What is America, anyway?

Susan K. Smith.2 1
Susan K. Smith

 

By SUSAN K. SMITH

Crazy Faith Ministries

 

The election is officially over and despite the president’s refusal to concede, Americans elected former Vice President Joe Biden to be the 46th president of the United States, and Sen. Kamala Harris, the first female, who happens also to be the first Black woman and the first Asian American, to be vice president.

The streets of this country burst into dancing and celebration after Biden and Harris were declared the winners, but the president and his minions sulked. Biden was a socialist, they had said, and in spite of all of their efforts to drive that message home, he had won.

Many people have expressed fear that under Biden, the United States would become a socialist nation. The Trump camp used the word to bring back painful and frightening images of despotic leaders in Cuba and Venezuela. Their countries, the Trump camp said, had been socialist.

Meanwhile, we heard little from the Biden camp about this country moving toward being an authoritarian nation under Trump, in spite of grave reservations of people who had likewise lived under oppressive leaders. Many Americans, it seemed, were supportive of Trump’s authoritarian leaning, as reported by The Washington Post.

Though we call America a democracy, in reality it is a constitutional federal republic, which means that it depends upon and recognizes its constitution as the law of the land. In this form of government, the leader of the party, which delivers the most votes, is in control but is still answerable to the electorate.

In a dictatorship, there is one person in control over the party and the country.

And in a socialist government, the means of production, distribution of benefits comes from the government. Even the mention of this form of government scares capitalists to death, as it seems to be a threat to entrepreneurship.

It is troubling that so many people are much more worried about this country being a socialist rather than an autocratic country. The stories of the atrocities committed by autocratic leaders, including Hitler, Erdogan, Mussolini, Kim Jong Un and Vladimir Putin (my assessment of his presidency) and others seem to have flown over the consciousnesses of over 70 million Americans. Americans who lean toward authoritarianism favor leaders who exhibit “strength,” who will encourage “law and order” to deal with civil unrest and, according to an article in Politico, are not opposed to stripping rights of citizenship from people they feel are not “real” Americans.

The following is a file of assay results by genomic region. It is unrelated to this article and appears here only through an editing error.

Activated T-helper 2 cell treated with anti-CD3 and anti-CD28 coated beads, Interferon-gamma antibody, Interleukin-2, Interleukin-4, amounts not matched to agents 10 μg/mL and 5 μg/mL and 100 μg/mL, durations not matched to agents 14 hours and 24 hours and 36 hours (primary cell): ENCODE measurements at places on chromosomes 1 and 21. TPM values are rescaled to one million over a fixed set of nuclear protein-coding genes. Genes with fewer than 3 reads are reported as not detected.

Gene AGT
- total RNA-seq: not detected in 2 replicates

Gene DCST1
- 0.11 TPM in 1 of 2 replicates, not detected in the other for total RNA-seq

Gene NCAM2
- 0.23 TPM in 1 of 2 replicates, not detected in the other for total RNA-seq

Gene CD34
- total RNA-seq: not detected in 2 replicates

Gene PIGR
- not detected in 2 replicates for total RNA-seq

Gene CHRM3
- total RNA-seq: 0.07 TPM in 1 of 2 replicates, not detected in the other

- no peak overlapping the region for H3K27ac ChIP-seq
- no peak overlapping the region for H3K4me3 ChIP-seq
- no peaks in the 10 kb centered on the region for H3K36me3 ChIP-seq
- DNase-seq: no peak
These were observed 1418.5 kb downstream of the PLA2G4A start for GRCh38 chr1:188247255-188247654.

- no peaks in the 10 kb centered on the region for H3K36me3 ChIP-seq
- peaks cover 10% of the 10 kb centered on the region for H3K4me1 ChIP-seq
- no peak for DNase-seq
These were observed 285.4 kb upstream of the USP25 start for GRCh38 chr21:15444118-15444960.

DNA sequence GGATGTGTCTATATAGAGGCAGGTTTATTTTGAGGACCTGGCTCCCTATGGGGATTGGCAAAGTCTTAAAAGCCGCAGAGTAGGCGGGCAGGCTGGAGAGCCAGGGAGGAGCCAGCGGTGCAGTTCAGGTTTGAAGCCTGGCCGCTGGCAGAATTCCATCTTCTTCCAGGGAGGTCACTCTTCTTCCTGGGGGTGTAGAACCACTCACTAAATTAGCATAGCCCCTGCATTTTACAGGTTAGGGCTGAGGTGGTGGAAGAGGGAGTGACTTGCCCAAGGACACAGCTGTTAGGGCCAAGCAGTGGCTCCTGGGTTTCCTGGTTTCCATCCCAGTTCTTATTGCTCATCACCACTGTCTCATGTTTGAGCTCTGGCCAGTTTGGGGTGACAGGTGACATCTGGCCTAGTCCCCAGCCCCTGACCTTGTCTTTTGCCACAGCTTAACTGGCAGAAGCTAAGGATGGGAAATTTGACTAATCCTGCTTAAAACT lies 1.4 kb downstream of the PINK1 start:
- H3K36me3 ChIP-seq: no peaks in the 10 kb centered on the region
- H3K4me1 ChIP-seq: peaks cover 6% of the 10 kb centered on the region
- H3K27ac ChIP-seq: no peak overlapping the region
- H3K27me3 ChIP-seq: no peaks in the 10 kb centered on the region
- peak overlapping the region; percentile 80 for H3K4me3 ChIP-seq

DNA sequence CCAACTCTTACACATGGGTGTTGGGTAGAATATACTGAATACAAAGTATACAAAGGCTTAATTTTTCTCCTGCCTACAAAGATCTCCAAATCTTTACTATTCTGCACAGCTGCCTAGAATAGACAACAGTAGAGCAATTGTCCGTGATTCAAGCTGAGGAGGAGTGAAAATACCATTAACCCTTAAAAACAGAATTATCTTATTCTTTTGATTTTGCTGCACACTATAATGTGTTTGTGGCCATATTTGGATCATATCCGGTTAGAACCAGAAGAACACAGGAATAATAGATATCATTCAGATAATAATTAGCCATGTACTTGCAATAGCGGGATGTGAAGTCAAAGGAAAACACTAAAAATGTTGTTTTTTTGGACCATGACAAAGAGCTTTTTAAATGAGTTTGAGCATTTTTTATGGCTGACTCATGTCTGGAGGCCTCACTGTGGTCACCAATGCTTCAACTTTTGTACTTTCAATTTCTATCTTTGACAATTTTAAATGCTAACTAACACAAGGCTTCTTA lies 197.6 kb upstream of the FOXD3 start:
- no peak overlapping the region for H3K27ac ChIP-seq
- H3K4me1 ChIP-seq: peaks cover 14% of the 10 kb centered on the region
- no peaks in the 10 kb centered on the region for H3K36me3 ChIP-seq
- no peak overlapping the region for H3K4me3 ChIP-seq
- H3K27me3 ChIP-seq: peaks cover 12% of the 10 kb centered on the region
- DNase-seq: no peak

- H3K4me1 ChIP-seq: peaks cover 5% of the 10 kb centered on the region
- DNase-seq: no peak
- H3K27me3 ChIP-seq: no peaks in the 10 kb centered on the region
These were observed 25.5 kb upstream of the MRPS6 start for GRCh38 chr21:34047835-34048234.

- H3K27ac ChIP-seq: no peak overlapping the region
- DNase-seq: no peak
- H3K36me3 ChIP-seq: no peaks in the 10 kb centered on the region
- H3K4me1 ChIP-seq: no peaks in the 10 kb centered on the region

If we look at the history of this country, in spite of our claim to be a “democracy,” we have leaned more toward being authoritarian, softened some by leaders being aligned enough to the idea of representation of, by and for the people to make people believe our country was different and unique. There were and have been two parties, but our leaders have been more than willing to acquiesce to their own beliefs in white supremacy, which justified their denying some rights to Black, Brown and Native American people, as well as women.

The underlying argument of many in this country has been and still is that this country “was built by White people for White people.” The reports that America will soon no longer be a majority-White nation has frightened those of the ruling class who feel that their lock on power may be diluted and compromised. Trump’s moves have been seen by many to be a way to save “their” America.

We have been more authoritarian in our very spirit than we care to admit.

Professor Tim Snyder, in his book On Tyranny, said that democracies fall most often not by violent takeovers, but by legal elections. An autocratic leader with a sense of how to manipulate people into fear, anger and discontent can lead them to an autocracy with little effort. Once the fear and anger of a people is tapped, it is hard to tamper down. When they finally realize that they have been “had,” with their rights all but decimated, it is too late.

Is America a democracy? We call it a democracy; many of us want us to be at least what we really are – a representative democracy with the power vested in the people.

But at the end of the day, maybe our autocratic leanings are pushing through our veneer. Trump might have lost the election, but Trumpism is and will be as powerful a force as was and was Naziism.

 

Rev. Dr. Susan K. Smith is the founder and director of Crazy Faith Ministries. Her latest book, Rest for the Justice-Seeking Soul, is now available through Barnes and Noble and Amazon. She is available for speaking. Contact her at revsuekim@sbcgloba.net.

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